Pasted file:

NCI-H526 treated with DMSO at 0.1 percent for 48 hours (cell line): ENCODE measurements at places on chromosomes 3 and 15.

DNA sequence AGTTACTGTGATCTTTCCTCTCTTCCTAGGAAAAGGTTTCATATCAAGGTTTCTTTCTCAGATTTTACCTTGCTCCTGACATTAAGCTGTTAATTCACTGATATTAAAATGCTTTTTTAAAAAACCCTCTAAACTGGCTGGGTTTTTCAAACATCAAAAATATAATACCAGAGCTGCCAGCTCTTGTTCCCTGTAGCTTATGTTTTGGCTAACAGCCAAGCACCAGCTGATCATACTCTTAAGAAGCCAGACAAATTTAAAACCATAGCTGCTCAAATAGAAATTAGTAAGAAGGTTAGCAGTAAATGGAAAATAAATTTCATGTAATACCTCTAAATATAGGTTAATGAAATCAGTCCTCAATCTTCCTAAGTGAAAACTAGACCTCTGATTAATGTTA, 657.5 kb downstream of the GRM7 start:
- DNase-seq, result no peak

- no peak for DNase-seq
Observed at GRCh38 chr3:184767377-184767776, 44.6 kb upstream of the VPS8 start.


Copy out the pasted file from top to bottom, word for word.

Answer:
NCI-H526 treated with DMSO at 0.1 percent for 48 hours (cell line): ENCODE measurements at places on chromosomes 3 and 15.

DNA sequence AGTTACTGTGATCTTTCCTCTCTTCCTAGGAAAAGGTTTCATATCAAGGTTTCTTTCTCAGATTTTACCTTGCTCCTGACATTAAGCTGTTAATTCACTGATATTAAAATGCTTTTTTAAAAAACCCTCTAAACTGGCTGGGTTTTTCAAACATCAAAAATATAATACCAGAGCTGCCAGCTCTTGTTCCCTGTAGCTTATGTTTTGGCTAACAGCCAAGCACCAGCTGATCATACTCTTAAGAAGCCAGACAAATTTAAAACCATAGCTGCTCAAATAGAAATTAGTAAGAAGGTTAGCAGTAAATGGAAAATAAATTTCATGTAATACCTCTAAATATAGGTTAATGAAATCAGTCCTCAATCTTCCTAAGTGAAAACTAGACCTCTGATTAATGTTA, 657.5 kb downstream of the GRM7 start:
- DNase-seq, result no peak

- no peak for DNase-seq
Observed at GRCh38 chr3:184767377-184767776, 44.6 kb upstream of the VPS8 start.